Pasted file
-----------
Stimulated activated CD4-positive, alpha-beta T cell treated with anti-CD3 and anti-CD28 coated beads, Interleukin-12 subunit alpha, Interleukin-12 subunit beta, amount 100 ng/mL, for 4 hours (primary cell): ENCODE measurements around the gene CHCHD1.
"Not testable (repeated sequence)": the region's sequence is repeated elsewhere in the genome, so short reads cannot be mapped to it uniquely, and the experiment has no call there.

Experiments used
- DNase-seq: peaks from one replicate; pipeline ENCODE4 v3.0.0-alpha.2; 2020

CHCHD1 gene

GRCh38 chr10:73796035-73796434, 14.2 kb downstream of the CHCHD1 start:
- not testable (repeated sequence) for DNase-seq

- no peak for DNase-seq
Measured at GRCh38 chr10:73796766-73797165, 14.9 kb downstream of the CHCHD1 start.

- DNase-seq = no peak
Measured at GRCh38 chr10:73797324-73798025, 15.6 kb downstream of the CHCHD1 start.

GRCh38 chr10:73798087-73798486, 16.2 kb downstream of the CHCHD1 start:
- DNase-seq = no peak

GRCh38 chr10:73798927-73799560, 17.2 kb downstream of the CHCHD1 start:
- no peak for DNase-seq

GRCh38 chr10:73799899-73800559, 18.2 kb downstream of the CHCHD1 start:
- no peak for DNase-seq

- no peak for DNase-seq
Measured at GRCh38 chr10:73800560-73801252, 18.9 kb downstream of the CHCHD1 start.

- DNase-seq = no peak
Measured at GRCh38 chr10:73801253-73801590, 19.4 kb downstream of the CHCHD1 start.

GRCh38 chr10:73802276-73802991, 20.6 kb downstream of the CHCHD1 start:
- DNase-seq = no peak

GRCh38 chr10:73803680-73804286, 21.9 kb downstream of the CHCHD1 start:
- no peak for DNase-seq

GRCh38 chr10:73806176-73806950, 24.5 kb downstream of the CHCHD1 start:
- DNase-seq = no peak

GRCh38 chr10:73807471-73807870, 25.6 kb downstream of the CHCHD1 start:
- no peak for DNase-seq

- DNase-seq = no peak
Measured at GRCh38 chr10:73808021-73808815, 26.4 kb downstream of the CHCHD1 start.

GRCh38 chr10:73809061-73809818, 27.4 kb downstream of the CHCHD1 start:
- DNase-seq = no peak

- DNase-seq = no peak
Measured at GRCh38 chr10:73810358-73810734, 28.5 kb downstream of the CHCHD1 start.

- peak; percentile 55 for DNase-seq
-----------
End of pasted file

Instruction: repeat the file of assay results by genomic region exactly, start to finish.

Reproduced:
Stimulated activated CD4-positive, alpha-beta T cell treated with anti-CD3 and anti-CD28 coated beads, Interleukin-12 subunit alpha, Interleukin-12 subunit beta, amount 100 ng/mL, for 4 hours (primary cell): ENCODE measurements around the gene CHCHD1.
"Not testable (repeated sequence)": the region's sequence is repeated elsewhere in the genome, so short reads cannot be mapped to it uniquely, and the experiment has no call there.

Experiments used
- DNase-seq: peaks from one replicate; pipeline ENCODE4 v3.0.0-alpha.2; 2020

CHCHD1 gene

GRCh38 chr10:73796035-73796434, 14.2 kb downstream of the CHCHD1 start:
- not testable (repeated sequence) for DNase-seq

- no peak for DNase-seq
Measured at GRCh38 chr10:73796766-73797165, 14.9 kb downstream of the CHCHD1 start.

- DNase-seq = no peak
Measured at GRCh38 chr10:73797324-73798025, 15.6 kb downstream of the CHCHD1 start.

GRCh38 chr10:73798087-73798486, 16.2 kb downstream of the CHCHD1 start:
- DNase-seq = no peak

GRCh38 chr10:73798927-73799560, 17.2 kb downstream of the CHCHD1 start:
- no peak for DNase-seq

GRCh38 chr10:73799899-73800559, 18.2 kb downstream of the CHCHD1 start:
- no peak for DNase-seq

- no peak for DNase-seq
Measured at GRCh38 chr10:73800560-73801252, 18.9 kb downstream of the CHCHD1 start.

- DNase-seq = no peak
Measured at GRCh38 chr10:73801253-73801590, 19.4 kb downstream of the CHCHD1 start.

GRCh38 chr10:73802276-73802991, 20.6 kb downstream of the CHCHD1 start:
- DNase-seq = no peak

GRCh38 chr10:73803680-73804286, 21.9 kb downstream of the CHCHD1 start:
- no peak for DNase-seq

GRCh38 chr10:73806176-73806950, 24.5 kb downstream of the CHCHD1 start:
- DNase-seq = no peak

GRCh38 chr10:73807471-73807870, 25.6 kb downstream of the CHCHD1 start:
- no peak for DNase-seq

- DNase-seq = no peak
Measured at GRCh38 chr10:73808021-73808815, 26.4 kb downstream of the CHCHD1 start.

GRCh38 chr10:73809061-73809818, 27.4 kb downstream of the CHCHD1 start:
- DNase-seq = no peak

- DNase-seq = no peak
Measured at GRCh38 chr10:73810358-73810734, 28.5 kb downstream of the CHCHD1 start.

- peak; percentile 55 for DNase-seq